‘13 Reasons Why’ to Take Action

A Netflix series on teen suicide sparks concerns about student safety

Glenn Cook

About a year and a half ago, Steven Kellner received an inquiry from Paramount Television about filming a show at one of his schools. Officials with California’s West Sonoma County High School District knew the source material — a popular young adult novel — and were intrigued by the opportunities for students during the filming.

“It was a positive experience for us,” says Kellner, the district’s superintendent. “We were familiar with the book, and we worked with them to really involve students in the project.”

Twelve students from the district’s video production program served as interns on the show, and many of their classmates worked as extras during the filming, which took place last fall. The book’s author, Jay Asher, met with all of the district’s ninth-grade English classes to discuss the novel’s themes before the show was released on Netflix.

Within weeks following its March 31 release, “13 Reasons Why” had become a phenomenon. The show, which depicts the suicide of a teenage girl and the tapes she leaves behind, was tweeted about more than 11 million times in just a month, becoming the most discussed TV show on the platform in the past year. Traditional news media latched on to the show’s controversial subject matter and content, which included instances of bullying, self-harm, and sexual assault, leading to an additional 2 million mentions within six weeks.

Caught off guard by the show’s rapid entrance into the cultural zeitgeist, especially among teens, school officials scrambled in late April and May to respond. Letters with local and national resources on suicide prevention were sent to parents, and at least two districts temporarily pulled Asher’s book from school libraries. Warnings about the show’s content were added to each episode as suicide prevention experts, school counselors and school psychologists warned about the possibility of copycats.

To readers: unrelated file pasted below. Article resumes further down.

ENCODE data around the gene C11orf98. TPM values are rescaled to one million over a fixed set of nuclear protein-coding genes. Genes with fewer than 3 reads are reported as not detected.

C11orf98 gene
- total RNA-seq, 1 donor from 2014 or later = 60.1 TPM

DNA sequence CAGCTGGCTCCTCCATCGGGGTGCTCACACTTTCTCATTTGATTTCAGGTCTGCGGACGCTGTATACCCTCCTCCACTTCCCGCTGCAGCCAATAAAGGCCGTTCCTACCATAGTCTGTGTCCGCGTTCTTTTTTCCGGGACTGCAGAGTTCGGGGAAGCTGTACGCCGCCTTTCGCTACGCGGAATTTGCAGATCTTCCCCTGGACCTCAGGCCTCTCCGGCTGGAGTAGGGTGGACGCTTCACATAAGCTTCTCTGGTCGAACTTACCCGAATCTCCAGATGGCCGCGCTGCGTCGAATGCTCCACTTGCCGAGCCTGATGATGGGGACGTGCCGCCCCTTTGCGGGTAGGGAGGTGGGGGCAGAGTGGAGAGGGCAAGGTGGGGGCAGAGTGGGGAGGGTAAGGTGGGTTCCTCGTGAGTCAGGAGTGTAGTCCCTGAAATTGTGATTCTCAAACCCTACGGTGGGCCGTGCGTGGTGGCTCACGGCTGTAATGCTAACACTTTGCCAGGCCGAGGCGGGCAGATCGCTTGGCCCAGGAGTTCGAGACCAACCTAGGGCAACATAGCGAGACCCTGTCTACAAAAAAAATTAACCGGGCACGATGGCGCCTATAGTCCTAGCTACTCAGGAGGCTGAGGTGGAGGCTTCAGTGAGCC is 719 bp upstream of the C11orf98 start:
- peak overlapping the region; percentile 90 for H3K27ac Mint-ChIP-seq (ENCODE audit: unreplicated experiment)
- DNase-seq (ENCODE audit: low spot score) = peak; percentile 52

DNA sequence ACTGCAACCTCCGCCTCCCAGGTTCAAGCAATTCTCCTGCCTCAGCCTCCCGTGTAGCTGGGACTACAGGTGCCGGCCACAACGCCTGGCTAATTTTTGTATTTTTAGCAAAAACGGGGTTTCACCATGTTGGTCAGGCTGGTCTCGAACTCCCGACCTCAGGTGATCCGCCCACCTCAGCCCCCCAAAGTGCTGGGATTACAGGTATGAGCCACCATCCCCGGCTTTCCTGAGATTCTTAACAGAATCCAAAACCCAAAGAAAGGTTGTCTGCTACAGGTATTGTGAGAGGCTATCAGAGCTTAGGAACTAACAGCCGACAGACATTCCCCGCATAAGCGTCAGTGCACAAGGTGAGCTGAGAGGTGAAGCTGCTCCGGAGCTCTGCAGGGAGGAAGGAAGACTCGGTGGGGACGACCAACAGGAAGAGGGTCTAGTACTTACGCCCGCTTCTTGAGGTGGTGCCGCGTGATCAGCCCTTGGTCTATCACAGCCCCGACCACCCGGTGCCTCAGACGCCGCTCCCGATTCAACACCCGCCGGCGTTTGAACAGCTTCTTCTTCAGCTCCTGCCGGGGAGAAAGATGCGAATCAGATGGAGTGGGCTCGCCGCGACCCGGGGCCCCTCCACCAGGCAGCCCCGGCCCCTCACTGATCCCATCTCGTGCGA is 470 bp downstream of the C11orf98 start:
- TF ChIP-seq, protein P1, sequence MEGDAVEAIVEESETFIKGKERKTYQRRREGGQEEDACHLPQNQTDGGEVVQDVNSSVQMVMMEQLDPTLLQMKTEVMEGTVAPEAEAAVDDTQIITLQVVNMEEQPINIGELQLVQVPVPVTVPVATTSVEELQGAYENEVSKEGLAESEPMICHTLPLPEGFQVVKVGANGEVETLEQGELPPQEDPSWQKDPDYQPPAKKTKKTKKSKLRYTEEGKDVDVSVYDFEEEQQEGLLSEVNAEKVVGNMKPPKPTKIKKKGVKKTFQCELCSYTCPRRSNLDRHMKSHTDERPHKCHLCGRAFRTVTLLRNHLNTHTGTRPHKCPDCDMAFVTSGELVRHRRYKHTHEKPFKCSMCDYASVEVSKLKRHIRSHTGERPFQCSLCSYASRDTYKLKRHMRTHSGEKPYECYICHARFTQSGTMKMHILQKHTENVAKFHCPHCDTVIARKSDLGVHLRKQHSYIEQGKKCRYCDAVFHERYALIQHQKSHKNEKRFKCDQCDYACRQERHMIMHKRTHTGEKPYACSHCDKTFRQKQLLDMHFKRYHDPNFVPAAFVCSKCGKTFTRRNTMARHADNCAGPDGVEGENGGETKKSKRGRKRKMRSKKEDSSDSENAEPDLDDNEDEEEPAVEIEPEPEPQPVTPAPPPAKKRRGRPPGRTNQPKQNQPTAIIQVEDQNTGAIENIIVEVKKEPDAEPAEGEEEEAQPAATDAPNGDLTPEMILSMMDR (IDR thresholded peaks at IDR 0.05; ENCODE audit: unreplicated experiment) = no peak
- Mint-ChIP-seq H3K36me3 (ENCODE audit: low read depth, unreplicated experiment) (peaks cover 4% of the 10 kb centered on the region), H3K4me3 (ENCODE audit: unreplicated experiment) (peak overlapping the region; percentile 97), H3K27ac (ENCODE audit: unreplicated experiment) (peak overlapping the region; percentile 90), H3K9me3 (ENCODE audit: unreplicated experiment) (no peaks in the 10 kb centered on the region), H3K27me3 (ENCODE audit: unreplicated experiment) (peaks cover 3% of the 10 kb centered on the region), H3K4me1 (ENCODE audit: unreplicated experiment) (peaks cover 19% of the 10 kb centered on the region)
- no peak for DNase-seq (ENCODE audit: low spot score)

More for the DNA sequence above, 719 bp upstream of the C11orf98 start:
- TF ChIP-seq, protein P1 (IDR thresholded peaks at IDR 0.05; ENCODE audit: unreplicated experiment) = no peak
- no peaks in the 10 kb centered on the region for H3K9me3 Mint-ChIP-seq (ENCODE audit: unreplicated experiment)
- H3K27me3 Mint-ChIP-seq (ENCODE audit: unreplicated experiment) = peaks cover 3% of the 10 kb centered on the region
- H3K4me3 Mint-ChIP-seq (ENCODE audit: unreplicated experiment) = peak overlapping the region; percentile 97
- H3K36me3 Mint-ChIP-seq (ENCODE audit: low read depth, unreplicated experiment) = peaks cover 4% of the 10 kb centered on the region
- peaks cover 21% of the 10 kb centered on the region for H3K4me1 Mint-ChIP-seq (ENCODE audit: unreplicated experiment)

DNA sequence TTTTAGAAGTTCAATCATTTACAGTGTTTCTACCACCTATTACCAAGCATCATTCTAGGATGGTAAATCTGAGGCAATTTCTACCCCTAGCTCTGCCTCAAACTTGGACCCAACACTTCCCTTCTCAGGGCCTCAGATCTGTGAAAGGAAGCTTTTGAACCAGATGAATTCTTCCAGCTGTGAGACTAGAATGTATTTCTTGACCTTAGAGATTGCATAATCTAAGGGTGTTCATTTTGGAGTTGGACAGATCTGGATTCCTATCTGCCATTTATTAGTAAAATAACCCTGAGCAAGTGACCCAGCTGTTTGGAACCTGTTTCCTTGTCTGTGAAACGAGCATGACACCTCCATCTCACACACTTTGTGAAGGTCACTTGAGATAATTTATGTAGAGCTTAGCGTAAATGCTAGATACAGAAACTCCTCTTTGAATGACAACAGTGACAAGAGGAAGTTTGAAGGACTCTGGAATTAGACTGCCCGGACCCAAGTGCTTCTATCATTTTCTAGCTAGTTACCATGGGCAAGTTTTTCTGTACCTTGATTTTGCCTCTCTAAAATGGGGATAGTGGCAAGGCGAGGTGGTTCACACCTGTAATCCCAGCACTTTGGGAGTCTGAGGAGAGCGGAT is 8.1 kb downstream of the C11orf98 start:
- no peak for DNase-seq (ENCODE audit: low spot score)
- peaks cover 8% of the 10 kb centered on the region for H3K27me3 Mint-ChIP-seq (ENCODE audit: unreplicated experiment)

Christine Moutier, chief medical officer of the American Foundation for Suicide Prevention, says the show presents a host of mixed messages for youth and families. She strongly advises people who have been traumatized, are vulnerable, or are at risk for self-harm not to watch the series.

“Every time we raise the topic of suicide, we must pair it with a message of prevention and hope,” Moutier says. “Never use the word ‘epidemic.’ Never talk about escalation. Talk about what the data shows, that it is a tragic and preventable cause of death but is actually not escalating, particularly among youth, thankfully.”


For school leaders, shows like “13 Reasons Why” represent both a potential threat to student safety and a teachable moment for staff, youth, families, and the community at large.

In the final episode of season 1, the lead character, Hannah, takes “one last chance” and visits her school counselor with disastrous results. She tries to tell the counselor about her feelings; a sexual assault that occurred in a previous episode is alluded to, but no action is taken. She leaves without the counselor calling her parents or asking other administrators for help.

Carolyn Stone, a University of North Florida professor and author of School Counseling Principles: Ethics & Law, lists at least 30 poor decisions made by the counselor during the extended scene. Each should have “triggered a sense of urgency and an emergency response,” she says, but he fails to act on any of them.